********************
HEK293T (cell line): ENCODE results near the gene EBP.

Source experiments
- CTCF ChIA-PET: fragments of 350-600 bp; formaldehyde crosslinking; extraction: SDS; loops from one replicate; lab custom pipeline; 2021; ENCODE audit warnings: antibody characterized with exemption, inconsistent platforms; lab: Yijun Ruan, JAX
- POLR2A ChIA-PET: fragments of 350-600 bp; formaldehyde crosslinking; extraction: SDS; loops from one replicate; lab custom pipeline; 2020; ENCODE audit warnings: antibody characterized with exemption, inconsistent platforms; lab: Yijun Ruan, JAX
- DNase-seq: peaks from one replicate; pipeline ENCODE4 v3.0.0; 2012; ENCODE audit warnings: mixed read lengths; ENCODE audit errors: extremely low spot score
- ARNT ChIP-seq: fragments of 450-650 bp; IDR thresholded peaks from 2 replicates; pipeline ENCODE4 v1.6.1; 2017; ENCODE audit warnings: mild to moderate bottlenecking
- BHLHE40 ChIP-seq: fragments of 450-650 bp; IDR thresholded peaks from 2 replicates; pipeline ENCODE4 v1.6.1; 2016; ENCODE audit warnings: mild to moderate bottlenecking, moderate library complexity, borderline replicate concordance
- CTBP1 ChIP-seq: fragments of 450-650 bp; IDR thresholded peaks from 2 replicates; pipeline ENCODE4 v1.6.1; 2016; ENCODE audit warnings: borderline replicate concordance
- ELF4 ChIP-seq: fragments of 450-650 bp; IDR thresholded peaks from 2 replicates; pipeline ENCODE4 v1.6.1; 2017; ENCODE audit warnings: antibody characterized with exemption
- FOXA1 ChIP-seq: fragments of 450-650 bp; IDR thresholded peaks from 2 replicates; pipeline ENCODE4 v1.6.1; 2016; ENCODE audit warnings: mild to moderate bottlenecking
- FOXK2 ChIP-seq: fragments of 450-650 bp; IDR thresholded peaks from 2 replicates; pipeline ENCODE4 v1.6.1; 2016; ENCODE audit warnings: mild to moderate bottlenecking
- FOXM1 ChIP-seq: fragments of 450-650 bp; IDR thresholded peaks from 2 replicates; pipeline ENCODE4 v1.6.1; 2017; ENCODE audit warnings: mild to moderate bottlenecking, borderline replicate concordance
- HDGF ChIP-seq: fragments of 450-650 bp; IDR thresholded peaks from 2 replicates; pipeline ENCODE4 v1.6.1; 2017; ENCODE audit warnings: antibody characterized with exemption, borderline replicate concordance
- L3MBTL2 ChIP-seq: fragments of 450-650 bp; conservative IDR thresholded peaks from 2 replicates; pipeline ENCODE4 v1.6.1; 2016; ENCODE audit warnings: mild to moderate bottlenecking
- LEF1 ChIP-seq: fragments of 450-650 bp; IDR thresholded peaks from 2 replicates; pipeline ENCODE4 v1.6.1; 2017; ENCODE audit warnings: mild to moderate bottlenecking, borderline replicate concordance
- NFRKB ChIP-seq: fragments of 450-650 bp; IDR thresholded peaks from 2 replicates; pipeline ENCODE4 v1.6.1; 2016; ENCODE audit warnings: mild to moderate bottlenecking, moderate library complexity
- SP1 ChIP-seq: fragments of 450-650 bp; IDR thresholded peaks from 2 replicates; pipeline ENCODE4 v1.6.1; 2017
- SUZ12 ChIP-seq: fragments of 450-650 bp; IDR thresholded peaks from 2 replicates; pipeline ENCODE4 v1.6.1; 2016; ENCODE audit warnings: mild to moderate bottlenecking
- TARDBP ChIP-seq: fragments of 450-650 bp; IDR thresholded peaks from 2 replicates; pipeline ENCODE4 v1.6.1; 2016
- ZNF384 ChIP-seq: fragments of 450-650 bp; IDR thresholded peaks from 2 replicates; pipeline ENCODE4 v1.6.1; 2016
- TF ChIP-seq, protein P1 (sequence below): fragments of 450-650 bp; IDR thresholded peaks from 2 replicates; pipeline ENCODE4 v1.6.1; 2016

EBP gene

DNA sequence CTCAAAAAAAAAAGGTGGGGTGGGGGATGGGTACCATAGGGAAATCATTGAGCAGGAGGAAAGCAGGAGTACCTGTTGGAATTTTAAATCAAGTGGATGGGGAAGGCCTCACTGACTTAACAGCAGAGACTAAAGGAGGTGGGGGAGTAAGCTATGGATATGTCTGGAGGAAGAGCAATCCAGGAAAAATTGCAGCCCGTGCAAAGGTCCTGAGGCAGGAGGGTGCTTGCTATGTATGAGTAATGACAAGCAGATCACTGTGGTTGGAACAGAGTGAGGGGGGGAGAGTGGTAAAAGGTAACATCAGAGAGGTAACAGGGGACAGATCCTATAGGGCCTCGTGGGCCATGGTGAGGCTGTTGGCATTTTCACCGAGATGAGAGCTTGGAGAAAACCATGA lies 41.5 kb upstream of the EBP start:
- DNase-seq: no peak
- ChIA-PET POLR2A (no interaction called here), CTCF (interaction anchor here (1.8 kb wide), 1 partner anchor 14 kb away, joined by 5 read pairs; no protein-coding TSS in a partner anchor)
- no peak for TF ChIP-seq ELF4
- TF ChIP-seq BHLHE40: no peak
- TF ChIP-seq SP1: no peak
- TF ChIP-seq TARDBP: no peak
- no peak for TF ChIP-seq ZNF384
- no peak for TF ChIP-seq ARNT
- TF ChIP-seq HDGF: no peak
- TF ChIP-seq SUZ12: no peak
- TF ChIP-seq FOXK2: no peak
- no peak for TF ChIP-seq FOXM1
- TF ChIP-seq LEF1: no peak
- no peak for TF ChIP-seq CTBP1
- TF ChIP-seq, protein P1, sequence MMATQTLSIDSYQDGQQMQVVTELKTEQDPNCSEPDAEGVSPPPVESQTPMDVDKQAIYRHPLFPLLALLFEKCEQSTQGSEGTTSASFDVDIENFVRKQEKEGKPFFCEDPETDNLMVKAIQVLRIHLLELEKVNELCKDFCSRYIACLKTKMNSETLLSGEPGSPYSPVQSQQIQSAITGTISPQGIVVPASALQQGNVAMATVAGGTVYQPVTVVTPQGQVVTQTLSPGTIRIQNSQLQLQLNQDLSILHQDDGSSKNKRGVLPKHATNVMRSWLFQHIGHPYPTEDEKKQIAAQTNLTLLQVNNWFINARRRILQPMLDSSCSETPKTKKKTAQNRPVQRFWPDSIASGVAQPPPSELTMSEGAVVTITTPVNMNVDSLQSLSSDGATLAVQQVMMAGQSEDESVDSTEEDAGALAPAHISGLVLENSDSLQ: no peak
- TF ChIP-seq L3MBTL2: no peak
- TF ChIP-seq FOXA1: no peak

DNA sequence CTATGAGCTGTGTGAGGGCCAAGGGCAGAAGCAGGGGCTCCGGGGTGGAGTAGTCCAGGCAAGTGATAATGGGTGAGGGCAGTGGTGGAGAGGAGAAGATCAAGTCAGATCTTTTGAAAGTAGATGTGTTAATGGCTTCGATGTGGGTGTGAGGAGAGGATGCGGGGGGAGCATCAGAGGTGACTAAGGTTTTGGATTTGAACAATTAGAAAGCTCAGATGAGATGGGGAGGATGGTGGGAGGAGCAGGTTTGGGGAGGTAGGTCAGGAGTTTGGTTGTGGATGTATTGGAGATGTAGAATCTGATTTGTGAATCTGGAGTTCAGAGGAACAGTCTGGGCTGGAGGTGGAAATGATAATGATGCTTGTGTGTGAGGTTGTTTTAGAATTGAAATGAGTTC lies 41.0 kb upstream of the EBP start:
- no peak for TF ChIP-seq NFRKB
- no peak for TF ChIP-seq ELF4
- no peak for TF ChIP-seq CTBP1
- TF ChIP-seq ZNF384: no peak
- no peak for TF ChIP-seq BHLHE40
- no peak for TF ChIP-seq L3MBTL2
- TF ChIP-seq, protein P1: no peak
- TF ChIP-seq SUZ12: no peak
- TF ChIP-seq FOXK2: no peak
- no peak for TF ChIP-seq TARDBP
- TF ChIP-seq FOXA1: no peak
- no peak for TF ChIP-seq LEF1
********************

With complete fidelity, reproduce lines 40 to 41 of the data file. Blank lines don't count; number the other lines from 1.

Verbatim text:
- TF ChIP-seq FOXA1: no peak

DNA sequence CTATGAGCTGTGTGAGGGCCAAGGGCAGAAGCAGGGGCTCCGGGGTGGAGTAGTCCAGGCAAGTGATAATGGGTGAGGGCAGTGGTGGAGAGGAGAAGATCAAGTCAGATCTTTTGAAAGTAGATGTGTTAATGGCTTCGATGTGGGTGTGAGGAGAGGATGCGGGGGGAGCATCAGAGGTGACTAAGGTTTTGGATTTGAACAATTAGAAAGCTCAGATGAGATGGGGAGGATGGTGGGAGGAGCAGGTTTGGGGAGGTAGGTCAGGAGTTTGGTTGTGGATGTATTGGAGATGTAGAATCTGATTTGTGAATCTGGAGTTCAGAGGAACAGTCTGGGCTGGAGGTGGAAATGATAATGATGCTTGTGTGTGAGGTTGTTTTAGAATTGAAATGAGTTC lies 41.0 kb upstream of the EBP start: